The following blog post was originally published in Advisor Perspectives:
*Mark insert introduction/recap*
11. Never allow a wholesaler to attend your meetings.
12. Do not allow any business between group members or situations that could create a conflict of interest.
13. Do not try to turn your study group into a co-op or negotiating tool with outside vendors. This never works and only serves to alienate members within the group.
14. Agree not to hire each other’s staff.
15. Decide in advance who will serve as the logistical organizer for the group. Use a staff member and not an actual study group member. Another possibility is to have each host be in charge of organizing the meeting they host (refer to item 3 in the previous post).
16. Everyone pays his or her share of the meeting costs. This is not a charity or an entitlement program. Furthermore, everybody must be willing and able to share ideas.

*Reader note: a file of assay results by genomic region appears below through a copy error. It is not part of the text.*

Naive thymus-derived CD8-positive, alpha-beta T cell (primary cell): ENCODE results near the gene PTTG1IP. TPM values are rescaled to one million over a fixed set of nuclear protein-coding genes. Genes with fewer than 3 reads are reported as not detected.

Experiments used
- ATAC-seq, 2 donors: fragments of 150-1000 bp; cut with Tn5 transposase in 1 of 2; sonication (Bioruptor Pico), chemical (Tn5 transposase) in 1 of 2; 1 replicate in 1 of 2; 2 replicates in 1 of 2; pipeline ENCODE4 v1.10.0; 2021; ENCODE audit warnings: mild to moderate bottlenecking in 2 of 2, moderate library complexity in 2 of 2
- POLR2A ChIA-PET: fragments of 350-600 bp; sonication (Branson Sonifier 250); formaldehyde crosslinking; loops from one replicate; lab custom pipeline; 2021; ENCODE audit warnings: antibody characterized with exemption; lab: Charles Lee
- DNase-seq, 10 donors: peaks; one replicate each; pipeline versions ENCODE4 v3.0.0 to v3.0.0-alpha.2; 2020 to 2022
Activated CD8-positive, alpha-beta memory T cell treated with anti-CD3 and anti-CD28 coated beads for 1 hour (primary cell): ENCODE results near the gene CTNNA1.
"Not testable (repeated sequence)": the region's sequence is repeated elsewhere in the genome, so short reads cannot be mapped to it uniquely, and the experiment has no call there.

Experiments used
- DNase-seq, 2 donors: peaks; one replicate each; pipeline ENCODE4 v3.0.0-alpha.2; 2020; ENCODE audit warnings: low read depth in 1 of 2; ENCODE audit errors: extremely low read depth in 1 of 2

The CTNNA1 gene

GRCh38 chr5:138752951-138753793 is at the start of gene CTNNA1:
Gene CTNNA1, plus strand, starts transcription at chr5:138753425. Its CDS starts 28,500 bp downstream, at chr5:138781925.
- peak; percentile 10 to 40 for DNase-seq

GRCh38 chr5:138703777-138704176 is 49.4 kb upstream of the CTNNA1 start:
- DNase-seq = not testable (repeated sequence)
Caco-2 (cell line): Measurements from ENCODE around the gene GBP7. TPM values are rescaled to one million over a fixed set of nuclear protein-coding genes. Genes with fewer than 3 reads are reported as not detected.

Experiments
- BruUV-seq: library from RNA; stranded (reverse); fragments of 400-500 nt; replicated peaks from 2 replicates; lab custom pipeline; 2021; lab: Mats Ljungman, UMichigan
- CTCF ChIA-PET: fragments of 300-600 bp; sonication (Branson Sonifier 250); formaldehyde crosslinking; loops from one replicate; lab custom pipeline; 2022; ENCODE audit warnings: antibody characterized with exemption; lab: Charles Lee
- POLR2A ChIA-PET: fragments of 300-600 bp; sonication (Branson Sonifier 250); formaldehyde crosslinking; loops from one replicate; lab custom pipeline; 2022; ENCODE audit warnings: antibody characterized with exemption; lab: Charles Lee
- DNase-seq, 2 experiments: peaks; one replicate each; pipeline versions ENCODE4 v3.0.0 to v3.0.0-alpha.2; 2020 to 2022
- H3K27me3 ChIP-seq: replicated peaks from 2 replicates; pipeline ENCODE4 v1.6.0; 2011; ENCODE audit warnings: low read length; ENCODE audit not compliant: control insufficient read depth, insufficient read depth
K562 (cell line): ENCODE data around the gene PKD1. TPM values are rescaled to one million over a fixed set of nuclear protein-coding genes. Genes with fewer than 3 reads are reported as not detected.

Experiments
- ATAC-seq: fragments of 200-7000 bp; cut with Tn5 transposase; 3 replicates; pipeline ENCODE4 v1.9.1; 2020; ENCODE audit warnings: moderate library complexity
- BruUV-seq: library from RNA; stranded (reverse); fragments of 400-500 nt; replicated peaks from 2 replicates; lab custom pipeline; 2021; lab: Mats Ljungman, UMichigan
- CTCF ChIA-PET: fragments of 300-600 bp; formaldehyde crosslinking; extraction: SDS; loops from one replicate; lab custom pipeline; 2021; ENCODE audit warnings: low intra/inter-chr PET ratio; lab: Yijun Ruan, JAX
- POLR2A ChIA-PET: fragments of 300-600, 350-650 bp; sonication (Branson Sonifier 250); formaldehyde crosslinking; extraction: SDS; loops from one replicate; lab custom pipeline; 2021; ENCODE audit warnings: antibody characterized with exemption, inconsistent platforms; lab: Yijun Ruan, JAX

17. Be brutally honest. Do not suggest things that are not fully implemented and 110% successful for you. This is not an experimental laboratory or treasure hunt. Speak only to that which you know.
18. Don’t sugarcoat things that have gone awry for you, especially if someone else is considering the same. This doesn’t mean that what doesn’t work for one cannot work for another, but be truthful and forthright in everything you share.
19. Undersell; do not oversell. This is not a sales seminar; it is a study group.
20. When it’s time, it’s time. Stop meeting. If your study group has run its course, step away, take time off, or just dismantle it.
Participating in a well-run, successful study group can do great things for your practice and your future growth. But there are few things in life more frustrating or dangerous than a study group on a downward spiral. Always make sure you like and trust your group-mates. Be honest and forthright. And, when the expiration date arrives, don’t be afraid to address the elephant in the room! You’ll be doing everyone a favor, yourself included.